How To Survive A Nuclear Attack, According To Chinese State Media

The Castle Bravo test on March 1, 1954. United States Department of Energy/Public Domain.

Back in the the 20th century, governments would take to television or radio to tell the public how to deal with a nuclear bomb blast, often with the optimistic advice of "duck and cover". Well, it looks like those happy days are back.

A Chinese state-run newspaper in Jilin, a Chinese province bordering North Korea, has published a full-page article on tips for surviving a nuclear war, along with some colorful cartoons, Reuters reports. Unless you’ve been living under a Twitter-proof rock for the past few years, you’ll know this is in response to North Korea's advancing nuclear program and the headaches it's causing for South Korea, China, Japan, and the US.

The Jilin Daily article, titled “Knowledge About Nuclear Weapons and Protection", explains the numerous ways in which a nuclear blast could kill you: thermal radiation, blast waves, early-stage nuclear radiation, nuclear electromagnetic pulses, and radioactive pollution.

Presuming it’s a conventional nuke detonated on land, just under 50 percent of the warhead's energy will go towards creating a deadly fireball and blast waves. A similar amount of energy will then contribute towards intense thermal radiation. Together, this will create temperatures of 83.3 million degrees Celsius (150 million degrees Fahrenheit).

As IFLScience previously explained in our guide of “How To Survive A Nuclear Attack”, your chances of surviving the brunt of this is, obviously, zero. However, if you are far away from the blast, there’s a chance you’ll only have to deal with the pulse of ionizing radiation and residual radioactive pollution.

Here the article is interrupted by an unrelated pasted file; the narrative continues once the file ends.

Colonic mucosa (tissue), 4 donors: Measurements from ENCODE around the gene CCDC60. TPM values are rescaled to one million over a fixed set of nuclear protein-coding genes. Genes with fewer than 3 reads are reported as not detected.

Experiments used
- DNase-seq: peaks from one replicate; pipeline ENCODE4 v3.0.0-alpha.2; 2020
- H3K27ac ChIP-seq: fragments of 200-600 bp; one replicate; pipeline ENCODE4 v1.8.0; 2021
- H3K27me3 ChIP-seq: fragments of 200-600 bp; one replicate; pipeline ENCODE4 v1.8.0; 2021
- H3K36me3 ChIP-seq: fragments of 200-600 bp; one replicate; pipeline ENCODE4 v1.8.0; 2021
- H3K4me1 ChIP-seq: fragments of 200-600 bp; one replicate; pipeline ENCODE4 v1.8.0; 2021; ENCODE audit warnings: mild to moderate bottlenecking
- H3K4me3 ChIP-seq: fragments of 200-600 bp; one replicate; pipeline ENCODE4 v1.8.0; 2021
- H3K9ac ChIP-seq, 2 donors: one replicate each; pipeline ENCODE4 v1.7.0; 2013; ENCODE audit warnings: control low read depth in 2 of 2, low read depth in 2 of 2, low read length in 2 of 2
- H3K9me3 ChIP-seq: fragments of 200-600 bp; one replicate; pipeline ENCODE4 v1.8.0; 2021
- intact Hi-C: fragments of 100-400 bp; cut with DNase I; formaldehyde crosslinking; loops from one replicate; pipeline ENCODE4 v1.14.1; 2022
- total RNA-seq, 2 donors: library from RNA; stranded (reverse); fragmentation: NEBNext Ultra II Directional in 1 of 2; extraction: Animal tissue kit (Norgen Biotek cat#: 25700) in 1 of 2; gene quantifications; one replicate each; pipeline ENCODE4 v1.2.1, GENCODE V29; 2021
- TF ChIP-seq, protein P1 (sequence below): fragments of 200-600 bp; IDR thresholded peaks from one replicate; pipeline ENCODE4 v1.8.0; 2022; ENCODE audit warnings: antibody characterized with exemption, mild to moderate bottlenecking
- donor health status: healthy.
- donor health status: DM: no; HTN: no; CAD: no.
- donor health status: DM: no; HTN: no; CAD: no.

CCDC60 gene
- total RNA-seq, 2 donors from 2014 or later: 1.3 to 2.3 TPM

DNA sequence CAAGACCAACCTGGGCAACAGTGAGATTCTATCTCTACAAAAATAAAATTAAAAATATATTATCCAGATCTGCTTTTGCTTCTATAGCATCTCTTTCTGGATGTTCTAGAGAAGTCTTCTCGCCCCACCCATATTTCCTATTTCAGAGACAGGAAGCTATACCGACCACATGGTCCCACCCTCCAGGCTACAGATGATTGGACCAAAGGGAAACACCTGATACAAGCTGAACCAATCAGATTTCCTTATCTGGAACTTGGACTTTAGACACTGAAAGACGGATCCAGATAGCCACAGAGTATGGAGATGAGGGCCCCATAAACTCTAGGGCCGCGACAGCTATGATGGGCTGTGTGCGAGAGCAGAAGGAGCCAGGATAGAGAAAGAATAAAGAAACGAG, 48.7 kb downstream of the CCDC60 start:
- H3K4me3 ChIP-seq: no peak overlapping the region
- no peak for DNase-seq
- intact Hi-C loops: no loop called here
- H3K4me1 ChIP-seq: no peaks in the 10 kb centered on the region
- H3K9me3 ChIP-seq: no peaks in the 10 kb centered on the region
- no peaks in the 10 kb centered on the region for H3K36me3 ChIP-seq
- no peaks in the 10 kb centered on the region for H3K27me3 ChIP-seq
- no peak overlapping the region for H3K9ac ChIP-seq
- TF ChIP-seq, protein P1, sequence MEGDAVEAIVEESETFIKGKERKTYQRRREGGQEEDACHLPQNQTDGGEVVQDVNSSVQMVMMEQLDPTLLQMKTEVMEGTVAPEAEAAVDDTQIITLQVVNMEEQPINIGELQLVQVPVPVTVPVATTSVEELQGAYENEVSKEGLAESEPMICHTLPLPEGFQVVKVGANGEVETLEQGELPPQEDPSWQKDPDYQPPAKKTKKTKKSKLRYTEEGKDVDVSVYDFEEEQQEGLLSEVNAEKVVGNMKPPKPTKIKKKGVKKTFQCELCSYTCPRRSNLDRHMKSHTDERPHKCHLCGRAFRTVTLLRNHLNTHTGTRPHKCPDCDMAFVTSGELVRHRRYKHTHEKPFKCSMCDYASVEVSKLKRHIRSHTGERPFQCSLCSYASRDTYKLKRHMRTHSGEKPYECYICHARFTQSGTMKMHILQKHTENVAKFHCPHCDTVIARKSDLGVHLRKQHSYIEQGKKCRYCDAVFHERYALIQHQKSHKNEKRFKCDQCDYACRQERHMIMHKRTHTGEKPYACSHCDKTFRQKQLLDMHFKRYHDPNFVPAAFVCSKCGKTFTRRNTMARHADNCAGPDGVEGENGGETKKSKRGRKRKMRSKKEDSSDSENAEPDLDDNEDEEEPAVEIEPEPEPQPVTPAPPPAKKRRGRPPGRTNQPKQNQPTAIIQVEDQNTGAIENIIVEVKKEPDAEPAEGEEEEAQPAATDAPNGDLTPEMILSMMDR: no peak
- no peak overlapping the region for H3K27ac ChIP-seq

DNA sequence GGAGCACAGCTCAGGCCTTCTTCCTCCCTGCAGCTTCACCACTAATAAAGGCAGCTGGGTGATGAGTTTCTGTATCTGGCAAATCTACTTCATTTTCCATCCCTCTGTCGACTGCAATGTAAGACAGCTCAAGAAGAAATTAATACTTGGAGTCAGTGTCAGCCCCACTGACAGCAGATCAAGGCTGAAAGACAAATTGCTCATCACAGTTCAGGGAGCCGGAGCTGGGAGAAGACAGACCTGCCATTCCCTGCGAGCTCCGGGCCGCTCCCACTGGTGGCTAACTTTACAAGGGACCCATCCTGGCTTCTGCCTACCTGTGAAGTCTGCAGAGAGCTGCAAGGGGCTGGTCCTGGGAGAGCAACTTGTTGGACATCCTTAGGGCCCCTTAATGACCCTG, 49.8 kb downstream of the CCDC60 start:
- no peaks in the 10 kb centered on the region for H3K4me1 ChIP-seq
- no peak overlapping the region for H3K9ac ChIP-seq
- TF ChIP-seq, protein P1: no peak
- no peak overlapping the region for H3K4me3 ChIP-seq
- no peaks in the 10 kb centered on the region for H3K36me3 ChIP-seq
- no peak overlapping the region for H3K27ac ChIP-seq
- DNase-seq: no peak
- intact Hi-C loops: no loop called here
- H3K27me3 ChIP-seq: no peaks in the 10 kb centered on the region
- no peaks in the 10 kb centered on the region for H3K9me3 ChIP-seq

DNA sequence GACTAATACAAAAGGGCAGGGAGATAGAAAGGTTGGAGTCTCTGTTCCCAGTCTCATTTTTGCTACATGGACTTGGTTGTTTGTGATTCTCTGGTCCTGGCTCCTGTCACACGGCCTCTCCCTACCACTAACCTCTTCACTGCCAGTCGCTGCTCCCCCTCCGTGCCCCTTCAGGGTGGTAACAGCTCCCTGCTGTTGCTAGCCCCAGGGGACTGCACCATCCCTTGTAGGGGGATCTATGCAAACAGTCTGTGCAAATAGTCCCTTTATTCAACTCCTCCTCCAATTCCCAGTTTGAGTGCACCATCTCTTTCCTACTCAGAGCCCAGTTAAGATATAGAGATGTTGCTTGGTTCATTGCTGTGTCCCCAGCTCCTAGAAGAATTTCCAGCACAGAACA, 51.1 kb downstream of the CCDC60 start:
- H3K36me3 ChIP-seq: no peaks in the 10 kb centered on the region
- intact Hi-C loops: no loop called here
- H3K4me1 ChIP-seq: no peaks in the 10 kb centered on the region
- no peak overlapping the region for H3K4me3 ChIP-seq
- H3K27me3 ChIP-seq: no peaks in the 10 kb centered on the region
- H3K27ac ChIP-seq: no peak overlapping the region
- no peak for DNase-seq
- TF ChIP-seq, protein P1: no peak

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In this instance, the newspaper argues for hiding in a ditch or river. If that’s not feasible, they say you should cover as much of your face as possible. They also advise you remove any clothing you can, give your shoes a thorough scrub, have a deep shower, and clean your ears and nose out. It’s previously been shown that taking off your outer layers of clothing can remove up to 90 percent of the radioactive material on you. Despite what you might have heard, you also cannot hide in a car.

That's the science, at least. It appears the rest of the situation now lies in the hands of a few dozen humans on either side of the Pacific Ocean.

“Even if a war erupts on the peninsula, it is South Korea, Japan, and the US bases in the Asia-Pacific that will likely be priority targets for North Korea,” Global Times, another newspaper run by the Chinese government, said in an editorial about the Jilin Daily article. “There is a slim chance that the US or North Korea will intentionally launch military attacks at China as they have no grounds.”

“Meanwhile, as a powerful nuclear state, China will resolutely return like for like.”

Thankfully, they went on to concede: “China needs to brace for the worst scenario and nuclear-related publicity is needed. But we don't need to panic.“

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